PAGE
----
It’s a topic — man’s approach to knowledge — that Lightman addressed in two talks he gave in Memphis in November. It’s a topic he discussed by phone in relation to his latest novel.
“I wanted to make Mr g consistent with science,” Lightman said. “And there’s one kind of religious belief that’s completely compatible with science. It’s a theology in which God does not intervene with the universe once he’s created it. A God who’s constantly intervening and performing miracles: That’s incompatible with science. But science can’t say anything about what created the universe.”
What can Lightman say about his own religious leanings? Simply put: “I consider myself a spiritual atheist. I think I’m a spiritual person, and I understand the meaning of spirituality. It’s an important value in my life. But, no, I don’t believe in the existence of God.”
And yet throughout Mr g Lightman draws from multiple religious traditions: Christian, Jewish, Muslim, and Buddhist. He borrows from Sanskrit and the Arabic. Despite being a “spiritual atheist,” he’s done a remarkable job conveying the majesty of creation, especially so at the subatomic level. And he’s been careful to portray Mr g in an informal but respectful manner. Some readers, among them creationists, Lightman is also willing to admit, may be offended. But it just goes to show: “The problem with creationists is that some of them make statements about the physical universe that are simply contradicted by the scientific evidence.
“All statements about the physical universe fall within the realm of science. And with science, something’s either true or it’s not. But of course there’s a lot we believe in that does not fall within the realm of science — things that are not subject to rational analysis. There are moral issues that fall within the realm of religion.”
And then there are the issues that fall within the realm of imaginative fiction. One such issue: audience.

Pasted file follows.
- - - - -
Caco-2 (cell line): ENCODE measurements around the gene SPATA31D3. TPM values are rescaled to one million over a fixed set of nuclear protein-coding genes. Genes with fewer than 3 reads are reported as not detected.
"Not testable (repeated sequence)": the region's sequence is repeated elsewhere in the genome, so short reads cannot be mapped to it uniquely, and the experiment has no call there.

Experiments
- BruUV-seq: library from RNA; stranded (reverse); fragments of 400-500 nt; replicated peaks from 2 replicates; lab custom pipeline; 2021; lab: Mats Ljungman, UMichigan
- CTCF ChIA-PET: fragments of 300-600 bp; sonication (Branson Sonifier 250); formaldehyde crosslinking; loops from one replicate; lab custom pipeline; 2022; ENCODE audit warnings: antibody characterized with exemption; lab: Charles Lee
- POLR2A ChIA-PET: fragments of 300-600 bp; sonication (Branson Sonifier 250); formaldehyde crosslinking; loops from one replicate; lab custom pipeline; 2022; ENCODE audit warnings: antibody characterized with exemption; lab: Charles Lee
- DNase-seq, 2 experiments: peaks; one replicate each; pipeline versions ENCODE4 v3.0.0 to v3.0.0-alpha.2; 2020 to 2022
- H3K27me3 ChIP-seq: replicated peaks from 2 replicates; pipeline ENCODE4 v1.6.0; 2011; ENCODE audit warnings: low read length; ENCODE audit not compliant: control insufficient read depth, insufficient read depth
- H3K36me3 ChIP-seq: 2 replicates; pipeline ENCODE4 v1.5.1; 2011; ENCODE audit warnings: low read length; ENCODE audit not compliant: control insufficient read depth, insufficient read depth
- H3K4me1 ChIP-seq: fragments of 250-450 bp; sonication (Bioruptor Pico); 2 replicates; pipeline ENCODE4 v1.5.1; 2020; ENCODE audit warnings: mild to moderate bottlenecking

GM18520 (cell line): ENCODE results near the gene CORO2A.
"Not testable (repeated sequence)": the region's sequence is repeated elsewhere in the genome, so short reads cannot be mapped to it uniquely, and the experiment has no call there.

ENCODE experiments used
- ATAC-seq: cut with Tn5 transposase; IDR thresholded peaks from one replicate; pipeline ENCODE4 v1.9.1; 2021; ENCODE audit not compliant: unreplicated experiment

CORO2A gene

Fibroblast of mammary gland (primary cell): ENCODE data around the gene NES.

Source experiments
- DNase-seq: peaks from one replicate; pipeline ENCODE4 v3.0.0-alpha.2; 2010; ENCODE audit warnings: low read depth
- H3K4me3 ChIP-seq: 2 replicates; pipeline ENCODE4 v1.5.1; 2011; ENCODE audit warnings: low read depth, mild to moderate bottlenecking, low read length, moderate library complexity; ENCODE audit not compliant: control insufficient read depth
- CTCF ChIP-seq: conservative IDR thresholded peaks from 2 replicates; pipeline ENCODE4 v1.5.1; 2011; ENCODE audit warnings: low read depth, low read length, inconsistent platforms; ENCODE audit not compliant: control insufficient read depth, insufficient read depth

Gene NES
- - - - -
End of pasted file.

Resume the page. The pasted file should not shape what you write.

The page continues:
“Writing Mr g was delightful,” Lightman said. “As a writer, your primary audience is yourself. And unless you’re writing a ‘formula’ book, it’s best not to think about your outside audience, at least in the first draft. If you can amuse or intrigue yourself, that’s a good sign.”
Another good sign was Lightman in the process of writing Mr g: “I had a curious sensation writing this book. I decided to treat Mr g as an ordinary character in a novel, and one of the things you try to do as a novelist is to inhabit your characters. So, I actually did have the sensation of being all-powerful. I could make anything happen.
“Starting out, I did know the largest arc of the story. But at the beginning, I didn’t know the subplots — the way Mr g would react to intelligent life or the kinds of arguments he’d get into with Belhor. I didn’t know what Mr g’s feelings would be about his creation. That’s something I let bubble up to the surface. His aunt and uncle were there, though, from early on. Mr g could converse with them, which would bring out his character.”
An aunt and uncle, then. Not a mother and father?
“That would bring up too many questions,” Lightman admitted. “The father of God? I didn’t want to get into that murky territory.”
This semester, Lightman is teaching a course at MIT in science writing. Last semester, he taught a class in fiction. But when he arrived at the school more than two decades ago, he was teaching physics.
The humanities and the sciences are different pleasures but great pleasures, Lightman said of his work with students. And he added: “Greater than teaching, though, is research and writing. Both are creative pleasures. I don’t do research in physics anymore, and I miss that. But I’ve been really lucky in my life as a scientist and as a writer. Part of that luck has to do with the teachers who encouraged me to do both and the institutions that allowed me to do both.”
Something also says that Mr g, should he exist, would approve.